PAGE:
19th Century Literature discussion

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message 1: by Matthew (new)

Matthew | 6 comments Alright, let's talk 19th century poetry. My three favorite poets (coincientally all British) are A.E. Housman, Lord Byron, and Rudyard Kipling, not necessarily in that order, depending on my mood.

While Housman and Kipling both lived well into the 20th century, both are most famous -- and justly so -- for the work they did prior to 1900.

Byron is known as the definitive romantic for good reason. He truly had a deep love for his friends and paramours, a fierce loyalty was kept once it was bestowed, and he died before his time, fighting in a war that was not his, on principal.

Housman, keeper of secrets and a life not fully lived, expressed incredible empathy for his subjects. Traditionally, he is associated with unbearable sadness and melancholy. But he could be tremendously witty and humorous too. Never without heart, he always makes a reader feel like an old friend.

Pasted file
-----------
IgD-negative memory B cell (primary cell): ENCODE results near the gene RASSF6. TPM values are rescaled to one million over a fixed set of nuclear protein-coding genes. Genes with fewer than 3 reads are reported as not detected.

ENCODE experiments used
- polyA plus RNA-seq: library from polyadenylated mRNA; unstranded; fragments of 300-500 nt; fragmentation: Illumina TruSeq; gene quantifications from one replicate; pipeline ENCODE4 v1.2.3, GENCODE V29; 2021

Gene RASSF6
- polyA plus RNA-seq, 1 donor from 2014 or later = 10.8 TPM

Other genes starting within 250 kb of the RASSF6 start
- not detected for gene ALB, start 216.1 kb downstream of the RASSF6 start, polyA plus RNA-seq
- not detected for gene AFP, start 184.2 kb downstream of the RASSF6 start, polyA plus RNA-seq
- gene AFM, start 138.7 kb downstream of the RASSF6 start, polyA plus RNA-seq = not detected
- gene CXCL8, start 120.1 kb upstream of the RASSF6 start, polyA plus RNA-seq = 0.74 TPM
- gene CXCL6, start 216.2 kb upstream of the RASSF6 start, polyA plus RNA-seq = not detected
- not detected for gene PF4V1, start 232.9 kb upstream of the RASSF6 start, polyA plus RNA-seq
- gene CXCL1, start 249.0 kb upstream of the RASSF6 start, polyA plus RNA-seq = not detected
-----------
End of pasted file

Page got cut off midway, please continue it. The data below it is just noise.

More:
Kipling, a tremendously misunderstood poet, also had great empathy but was very wry in his expression of it. His mastery was far more technical than the more visceral emotions of the other two. His gutteral vernacular put to a very clipped and almost musical verse, made his poetry seem almost coincidental as if there were no other words you could possibly use to tell his stories and paint his pictures. They metered and rhymed but, seemingly, only by chance.

There are many others of course. Some already have threads in this group devoted entirely to them. Compare! Contrast! Debate! Let the verses flow!

message 2: by Pamela (new)

Pamela | 11 comments Tennyson. Tennyson. Tennyson. He'd say his name over and over to self-hypnotize before sitting down to write.

message 3: by Matthew (new)